Tomato white bean salad: what goes with the grill

When I taught cooking, one of my most popular classes was What Goes With the Grill. It seems that people feel pretty confident about cooking over an open flame, but are a little flummoxed about what to serve alongside. I still remember blushing at the compliments for my Grilled Peach and Fennel Salad. It remains a favorite during peach season. So delight ensued when a six pack of tomatoes arrived from the good people at Red Gold, a company based right here in the Midwest, which sent me straight to the kitchen to come up with some great sides for my own weekend grilling. For my first version of this Tomato and White Bean Salad, I used Petite Diced Tomatoes with Lime Juice and Cilantro. I stood at the stove, sautéing onions and adding some Read more...

Strawberry fest: recipes for a luscious summer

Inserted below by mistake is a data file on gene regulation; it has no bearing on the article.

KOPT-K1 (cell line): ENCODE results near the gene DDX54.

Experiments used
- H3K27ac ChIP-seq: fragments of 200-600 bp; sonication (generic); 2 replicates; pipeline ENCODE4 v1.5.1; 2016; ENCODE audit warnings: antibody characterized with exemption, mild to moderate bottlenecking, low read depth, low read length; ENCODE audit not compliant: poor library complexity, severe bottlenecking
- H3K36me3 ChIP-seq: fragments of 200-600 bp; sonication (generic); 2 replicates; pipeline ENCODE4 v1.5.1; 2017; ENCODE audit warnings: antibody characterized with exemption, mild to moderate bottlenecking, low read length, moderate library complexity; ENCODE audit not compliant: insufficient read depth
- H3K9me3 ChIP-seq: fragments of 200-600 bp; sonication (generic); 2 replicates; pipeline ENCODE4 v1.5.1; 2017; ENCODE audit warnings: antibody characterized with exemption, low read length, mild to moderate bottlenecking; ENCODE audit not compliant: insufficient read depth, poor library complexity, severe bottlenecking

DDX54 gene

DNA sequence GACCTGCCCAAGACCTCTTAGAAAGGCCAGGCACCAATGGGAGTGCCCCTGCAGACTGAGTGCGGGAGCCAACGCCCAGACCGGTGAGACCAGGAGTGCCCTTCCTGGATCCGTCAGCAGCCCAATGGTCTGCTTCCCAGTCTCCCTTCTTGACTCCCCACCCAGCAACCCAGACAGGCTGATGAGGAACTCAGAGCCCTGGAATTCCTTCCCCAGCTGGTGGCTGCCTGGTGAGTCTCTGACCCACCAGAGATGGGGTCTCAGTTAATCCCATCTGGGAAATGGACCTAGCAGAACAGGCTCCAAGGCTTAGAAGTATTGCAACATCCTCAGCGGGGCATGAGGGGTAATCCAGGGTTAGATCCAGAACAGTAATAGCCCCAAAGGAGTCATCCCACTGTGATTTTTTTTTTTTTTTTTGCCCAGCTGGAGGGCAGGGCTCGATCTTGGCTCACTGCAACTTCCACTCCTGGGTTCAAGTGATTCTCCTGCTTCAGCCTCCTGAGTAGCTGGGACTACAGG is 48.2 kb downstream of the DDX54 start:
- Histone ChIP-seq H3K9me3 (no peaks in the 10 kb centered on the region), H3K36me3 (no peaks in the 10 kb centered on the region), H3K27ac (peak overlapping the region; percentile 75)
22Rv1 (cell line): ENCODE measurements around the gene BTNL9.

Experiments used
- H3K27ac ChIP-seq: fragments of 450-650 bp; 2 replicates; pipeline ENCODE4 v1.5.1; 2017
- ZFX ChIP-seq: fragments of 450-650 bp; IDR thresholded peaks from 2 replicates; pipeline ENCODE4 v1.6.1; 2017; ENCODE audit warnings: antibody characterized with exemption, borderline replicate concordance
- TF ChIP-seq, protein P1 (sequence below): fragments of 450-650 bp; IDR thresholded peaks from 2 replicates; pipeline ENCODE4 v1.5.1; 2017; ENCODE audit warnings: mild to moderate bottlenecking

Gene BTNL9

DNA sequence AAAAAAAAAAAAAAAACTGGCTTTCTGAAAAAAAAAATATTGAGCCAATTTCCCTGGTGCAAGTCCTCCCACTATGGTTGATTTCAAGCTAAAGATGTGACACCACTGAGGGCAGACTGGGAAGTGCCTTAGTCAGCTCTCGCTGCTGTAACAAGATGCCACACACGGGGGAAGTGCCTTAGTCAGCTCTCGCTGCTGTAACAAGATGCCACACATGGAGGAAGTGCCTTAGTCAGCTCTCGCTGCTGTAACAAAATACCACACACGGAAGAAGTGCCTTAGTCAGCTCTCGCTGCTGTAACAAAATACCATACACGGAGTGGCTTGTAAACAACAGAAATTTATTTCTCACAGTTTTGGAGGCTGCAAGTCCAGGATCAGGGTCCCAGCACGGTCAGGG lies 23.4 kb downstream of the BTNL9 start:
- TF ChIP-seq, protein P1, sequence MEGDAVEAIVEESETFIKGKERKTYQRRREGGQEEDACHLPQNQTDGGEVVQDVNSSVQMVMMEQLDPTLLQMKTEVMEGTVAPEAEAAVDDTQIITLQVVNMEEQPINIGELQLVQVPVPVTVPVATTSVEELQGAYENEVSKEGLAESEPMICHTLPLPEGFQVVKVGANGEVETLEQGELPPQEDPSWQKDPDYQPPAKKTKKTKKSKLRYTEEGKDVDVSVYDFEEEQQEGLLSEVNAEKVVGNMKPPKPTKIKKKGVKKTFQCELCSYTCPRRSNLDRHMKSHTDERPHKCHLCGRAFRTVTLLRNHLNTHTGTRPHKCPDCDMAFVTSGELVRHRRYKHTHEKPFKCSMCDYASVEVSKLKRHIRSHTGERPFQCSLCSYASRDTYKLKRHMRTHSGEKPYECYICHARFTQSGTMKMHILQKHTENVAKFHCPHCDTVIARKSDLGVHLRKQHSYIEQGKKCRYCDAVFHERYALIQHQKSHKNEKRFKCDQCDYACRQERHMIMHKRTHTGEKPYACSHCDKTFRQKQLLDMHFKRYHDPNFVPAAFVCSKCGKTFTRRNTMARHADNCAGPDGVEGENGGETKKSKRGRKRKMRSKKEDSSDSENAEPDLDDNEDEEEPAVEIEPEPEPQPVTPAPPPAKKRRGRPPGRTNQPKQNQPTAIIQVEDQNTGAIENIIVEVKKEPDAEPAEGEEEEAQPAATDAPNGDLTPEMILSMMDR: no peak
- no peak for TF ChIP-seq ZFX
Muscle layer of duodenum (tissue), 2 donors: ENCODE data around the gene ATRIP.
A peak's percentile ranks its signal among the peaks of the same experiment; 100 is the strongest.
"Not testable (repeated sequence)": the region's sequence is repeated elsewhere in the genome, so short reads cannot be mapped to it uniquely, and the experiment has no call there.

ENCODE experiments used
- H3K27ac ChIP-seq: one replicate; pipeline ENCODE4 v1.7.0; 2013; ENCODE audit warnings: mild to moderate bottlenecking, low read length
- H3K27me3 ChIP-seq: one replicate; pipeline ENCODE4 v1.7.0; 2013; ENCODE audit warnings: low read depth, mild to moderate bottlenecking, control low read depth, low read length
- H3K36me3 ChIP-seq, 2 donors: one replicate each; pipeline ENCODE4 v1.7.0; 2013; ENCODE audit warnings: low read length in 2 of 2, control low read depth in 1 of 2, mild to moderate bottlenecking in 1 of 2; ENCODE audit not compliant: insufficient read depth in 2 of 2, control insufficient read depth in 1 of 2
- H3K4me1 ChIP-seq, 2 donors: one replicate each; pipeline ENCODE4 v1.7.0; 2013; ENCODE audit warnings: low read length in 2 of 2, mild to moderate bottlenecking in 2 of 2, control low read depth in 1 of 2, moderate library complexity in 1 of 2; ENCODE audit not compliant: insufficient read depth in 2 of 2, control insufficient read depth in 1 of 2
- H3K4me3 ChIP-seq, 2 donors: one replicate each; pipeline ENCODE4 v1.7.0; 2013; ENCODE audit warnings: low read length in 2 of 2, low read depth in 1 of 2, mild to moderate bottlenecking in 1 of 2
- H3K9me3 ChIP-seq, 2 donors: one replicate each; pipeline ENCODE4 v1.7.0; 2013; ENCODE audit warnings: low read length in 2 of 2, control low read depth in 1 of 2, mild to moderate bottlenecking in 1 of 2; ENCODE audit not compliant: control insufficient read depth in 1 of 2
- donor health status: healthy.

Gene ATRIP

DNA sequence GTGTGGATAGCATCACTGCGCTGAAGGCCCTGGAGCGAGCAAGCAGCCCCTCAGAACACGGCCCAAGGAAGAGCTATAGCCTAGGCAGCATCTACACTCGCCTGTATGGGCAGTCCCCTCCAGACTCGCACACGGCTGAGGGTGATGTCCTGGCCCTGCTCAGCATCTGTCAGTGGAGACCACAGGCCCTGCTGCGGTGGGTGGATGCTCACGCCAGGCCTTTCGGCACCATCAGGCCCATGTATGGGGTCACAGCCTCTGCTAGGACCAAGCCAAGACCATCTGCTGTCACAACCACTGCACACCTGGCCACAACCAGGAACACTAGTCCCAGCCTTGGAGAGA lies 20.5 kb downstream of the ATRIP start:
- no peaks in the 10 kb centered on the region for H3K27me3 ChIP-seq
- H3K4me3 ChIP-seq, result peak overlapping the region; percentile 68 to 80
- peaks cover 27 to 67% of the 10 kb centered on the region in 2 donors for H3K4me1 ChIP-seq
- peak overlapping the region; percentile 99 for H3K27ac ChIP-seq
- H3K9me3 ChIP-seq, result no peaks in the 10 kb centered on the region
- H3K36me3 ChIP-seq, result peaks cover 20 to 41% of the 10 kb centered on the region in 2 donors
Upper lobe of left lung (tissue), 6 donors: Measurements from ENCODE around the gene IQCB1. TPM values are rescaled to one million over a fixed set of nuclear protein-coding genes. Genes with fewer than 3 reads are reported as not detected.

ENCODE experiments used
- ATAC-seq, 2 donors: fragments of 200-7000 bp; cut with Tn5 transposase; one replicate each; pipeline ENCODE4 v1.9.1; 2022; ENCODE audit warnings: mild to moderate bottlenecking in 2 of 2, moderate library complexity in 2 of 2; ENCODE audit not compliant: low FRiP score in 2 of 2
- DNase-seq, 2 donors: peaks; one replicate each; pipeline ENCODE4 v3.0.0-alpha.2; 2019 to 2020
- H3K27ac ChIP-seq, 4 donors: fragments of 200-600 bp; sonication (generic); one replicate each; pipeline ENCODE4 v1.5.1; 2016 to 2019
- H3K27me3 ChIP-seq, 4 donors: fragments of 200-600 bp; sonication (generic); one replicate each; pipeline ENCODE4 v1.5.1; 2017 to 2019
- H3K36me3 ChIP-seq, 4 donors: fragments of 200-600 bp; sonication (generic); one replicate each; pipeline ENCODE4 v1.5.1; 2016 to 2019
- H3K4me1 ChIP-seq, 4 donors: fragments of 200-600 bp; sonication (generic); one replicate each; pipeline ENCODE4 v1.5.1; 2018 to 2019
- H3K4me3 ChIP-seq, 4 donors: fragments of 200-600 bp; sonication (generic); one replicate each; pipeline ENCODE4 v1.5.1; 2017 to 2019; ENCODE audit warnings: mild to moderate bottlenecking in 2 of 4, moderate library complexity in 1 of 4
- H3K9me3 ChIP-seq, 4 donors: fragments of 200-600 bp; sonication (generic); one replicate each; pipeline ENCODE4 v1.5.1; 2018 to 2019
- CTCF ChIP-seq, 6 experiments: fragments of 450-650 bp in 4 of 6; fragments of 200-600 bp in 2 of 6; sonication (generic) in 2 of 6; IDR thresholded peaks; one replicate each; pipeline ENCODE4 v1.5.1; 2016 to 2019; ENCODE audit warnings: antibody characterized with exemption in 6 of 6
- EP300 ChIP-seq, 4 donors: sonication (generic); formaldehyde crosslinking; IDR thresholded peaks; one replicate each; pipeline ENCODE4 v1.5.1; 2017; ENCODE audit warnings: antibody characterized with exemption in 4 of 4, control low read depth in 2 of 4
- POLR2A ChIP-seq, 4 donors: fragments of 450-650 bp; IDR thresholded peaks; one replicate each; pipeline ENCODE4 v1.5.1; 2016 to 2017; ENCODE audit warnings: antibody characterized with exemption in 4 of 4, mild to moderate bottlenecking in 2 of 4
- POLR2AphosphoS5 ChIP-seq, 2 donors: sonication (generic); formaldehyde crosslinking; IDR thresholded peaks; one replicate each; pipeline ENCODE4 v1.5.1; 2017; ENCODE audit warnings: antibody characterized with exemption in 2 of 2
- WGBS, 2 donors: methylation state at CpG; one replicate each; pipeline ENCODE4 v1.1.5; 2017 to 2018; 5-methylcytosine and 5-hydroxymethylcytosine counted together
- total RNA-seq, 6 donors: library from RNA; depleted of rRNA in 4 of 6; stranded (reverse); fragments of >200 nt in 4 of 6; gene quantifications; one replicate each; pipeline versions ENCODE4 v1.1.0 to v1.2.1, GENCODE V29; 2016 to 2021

Strawberries are in! I wait all year for this time. I remember as a second grader and visiting my friend Michelle. Her family had rows and rows of strawberries in the backyard. On sunny summer afternoons, we'd pick them, then dab them in brown sugar while we sat at the picnic table. In Farmers' Markets of the Heartland, I wrote about Lloyd Nichols, whose array of strawberry varieties made me woozy with memory. And in recent years my friend Peter of Seedling Fruit inspired all sorts of ways to serve up the luscious strawberry, which you may know is the only fruit with the seeds on the outside. It's important to stay up on your berry trivia. But trivia aside, I invite you to join me in a few indulgence strawberry recipes from Read more...